Ironic.

“It goes on and on like that down the Warriors roster. There were enough questions about Harrison Barnes he was taken behind Michael Kidd-Gilchrist and Thomas Robinson.

“Coming through the draft, GMs and scouts asked me that, ‘What position do you play?’ And I tell them this answer: ‘I’m a basketball player,’” Green said. “Don’t sit here and tell me I’m a three, then you take away the things I can do at the four. Don’t tell me II’m a four and take away the things I do as a three. I’m a basketball player, you put me on the court and I’ll figure out a way to get it done.”

Steve Kerr and Curry will brush off those kinds of comments about the makeup of their team, or the old trope about how a jump shooting team can’t win the NBA title (didn’t the 2011 Dallas Mavericks already dispel that myth?).

“Most people brush it off,” Green said. “I laugh at it, but I always keep it right there in the back of the mind….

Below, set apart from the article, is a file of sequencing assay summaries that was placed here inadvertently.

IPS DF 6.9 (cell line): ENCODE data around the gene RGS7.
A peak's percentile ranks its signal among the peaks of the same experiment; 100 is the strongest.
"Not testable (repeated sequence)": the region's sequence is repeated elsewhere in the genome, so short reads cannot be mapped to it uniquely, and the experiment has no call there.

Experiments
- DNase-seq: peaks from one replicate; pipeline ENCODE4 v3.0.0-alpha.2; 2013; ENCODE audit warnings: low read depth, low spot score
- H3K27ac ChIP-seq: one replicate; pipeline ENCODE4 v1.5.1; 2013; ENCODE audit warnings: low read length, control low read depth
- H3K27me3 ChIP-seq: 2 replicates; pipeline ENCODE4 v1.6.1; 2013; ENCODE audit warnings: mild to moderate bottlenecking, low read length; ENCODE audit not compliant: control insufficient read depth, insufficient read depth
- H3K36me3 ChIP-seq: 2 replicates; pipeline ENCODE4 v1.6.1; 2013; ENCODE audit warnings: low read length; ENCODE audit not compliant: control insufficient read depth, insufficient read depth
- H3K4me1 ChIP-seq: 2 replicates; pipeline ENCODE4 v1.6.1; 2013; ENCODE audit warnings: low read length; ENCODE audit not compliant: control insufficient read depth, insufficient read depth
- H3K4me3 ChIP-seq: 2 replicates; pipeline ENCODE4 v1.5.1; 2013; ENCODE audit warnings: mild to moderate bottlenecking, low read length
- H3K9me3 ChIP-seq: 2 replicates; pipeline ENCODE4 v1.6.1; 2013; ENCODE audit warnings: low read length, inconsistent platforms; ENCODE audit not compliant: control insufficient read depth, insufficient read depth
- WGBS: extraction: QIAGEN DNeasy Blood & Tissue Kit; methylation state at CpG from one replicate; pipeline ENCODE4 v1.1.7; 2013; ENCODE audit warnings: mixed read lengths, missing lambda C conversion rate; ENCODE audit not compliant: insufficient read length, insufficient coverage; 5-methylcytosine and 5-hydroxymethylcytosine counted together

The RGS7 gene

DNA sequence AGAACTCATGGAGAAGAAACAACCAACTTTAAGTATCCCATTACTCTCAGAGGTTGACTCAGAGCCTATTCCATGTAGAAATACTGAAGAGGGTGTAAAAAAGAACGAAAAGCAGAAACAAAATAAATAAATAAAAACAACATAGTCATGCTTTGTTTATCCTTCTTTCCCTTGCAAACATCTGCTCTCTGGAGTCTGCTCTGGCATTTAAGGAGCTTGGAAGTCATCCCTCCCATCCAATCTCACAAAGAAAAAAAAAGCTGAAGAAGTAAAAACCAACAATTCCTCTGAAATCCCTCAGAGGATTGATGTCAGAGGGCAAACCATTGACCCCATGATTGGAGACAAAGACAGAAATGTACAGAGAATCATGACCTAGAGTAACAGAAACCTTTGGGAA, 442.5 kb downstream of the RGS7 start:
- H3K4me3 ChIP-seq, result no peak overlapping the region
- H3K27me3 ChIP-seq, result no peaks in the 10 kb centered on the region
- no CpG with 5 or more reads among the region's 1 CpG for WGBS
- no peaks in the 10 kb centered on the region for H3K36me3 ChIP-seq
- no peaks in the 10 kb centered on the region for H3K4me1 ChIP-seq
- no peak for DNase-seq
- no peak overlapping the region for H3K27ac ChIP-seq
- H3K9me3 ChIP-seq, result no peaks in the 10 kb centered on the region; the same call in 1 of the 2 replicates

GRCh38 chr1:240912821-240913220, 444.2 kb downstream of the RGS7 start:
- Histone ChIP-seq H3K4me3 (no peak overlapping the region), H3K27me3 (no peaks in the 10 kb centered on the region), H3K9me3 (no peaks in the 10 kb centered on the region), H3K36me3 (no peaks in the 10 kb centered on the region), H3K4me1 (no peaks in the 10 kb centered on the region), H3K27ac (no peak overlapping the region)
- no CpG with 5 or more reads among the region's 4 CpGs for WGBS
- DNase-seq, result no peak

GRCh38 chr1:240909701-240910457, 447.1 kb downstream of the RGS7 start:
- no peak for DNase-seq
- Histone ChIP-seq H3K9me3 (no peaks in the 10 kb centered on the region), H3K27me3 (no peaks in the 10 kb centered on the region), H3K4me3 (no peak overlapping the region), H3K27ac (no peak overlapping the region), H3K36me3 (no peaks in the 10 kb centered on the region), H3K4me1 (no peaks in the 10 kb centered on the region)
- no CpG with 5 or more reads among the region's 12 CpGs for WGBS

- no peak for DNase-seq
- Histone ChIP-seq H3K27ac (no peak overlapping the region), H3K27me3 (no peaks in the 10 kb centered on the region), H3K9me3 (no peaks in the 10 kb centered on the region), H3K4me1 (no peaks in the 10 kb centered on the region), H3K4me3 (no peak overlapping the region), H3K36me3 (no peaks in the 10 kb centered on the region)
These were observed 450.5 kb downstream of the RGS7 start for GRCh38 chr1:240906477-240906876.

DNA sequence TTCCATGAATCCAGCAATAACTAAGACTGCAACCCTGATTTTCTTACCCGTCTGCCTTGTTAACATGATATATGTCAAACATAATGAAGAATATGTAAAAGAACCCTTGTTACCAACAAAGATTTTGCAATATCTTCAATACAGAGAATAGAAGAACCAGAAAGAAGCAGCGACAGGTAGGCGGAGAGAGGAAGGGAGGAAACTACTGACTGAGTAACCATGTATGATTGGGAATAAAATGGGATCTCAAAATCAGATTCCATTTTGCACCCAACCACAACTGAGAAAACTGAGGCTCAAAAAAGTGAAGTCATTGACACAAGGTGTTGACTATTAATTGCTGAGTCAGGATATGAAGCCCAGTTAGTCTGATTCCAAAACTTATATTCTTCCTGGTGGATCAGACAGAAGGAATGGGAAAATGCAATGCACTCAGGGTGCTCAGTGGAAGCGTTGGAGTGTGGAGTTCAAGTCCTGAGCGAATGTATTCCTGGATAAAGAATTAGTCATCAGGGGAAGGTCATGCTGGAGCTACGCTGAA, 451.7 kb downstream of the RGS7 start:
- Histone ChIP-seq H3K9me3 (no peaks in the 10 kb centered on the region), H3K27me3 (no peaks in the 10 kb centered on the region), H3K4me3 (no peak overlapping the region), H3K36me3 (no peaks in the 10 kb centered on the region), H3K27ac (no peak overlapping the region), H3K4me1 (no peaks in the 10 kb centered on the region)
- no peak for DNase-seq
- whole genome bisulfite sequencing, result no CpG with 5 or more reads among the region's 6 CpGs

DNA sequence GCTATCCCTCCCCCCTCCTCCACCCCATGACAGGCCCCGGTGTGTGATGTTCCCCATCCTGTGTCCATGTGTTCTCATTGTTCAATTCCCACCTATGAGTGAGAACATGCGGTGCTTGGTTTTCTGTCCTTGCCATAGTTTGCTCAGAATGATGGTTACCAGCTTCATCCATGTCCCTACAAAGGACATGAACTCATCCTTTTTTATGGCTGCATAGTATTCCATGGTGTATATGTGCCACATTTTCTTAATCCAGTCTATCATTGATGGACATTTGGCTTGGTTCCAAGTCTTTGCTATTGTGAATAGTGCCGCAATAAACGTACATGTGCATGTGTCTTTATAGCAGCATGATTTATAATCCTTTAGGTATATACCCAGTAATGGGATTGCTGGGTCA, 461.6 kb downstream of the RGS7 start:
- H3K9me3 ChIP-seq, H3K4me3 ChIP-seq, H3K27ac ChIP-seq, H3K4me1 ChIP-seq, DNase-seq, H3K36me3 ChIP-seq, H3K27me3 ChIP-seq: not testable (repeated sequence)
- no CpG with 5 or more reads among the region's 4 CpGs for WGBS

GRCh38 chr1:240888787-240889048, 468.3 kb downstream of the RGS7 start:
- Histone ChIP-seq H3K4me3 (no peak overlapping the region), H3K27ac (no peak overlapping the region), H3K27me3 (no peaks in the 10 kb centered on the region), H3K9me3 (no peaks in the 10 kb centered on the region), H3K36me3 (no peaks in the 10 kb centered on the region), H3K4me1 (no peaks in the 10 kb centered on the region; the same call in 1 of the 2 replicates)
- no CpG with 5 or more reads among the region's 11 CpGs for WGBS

“That’s what my whole career has been fueled off of. Somebody saying what you can’t do, what I can’t do. So when I hear stuff like that saying what we can’t dp It just put me right back in that mindset that helped me get here.”

Warriors assistant coach Alvin Gentry said you have to praise Warriors GM Bob Meyers for having the vision to see past positions to put together that kind of versatile team. One that can throw a lot of different looks at you.

That goes all the way down to ball handling where guys like Andre Iguodala and Shaun Livingston come into play, Green notes.

“I think that’s one of the neat things about our team, you’ve got different ball handlers to change the pace of the game — and on any possession. It’s not like you got to sit Steph to play Shaun, or sit Shawn to play Dre. You can play all of them together. It’s a constant change of pace thing, it gives the defense a different look every time.”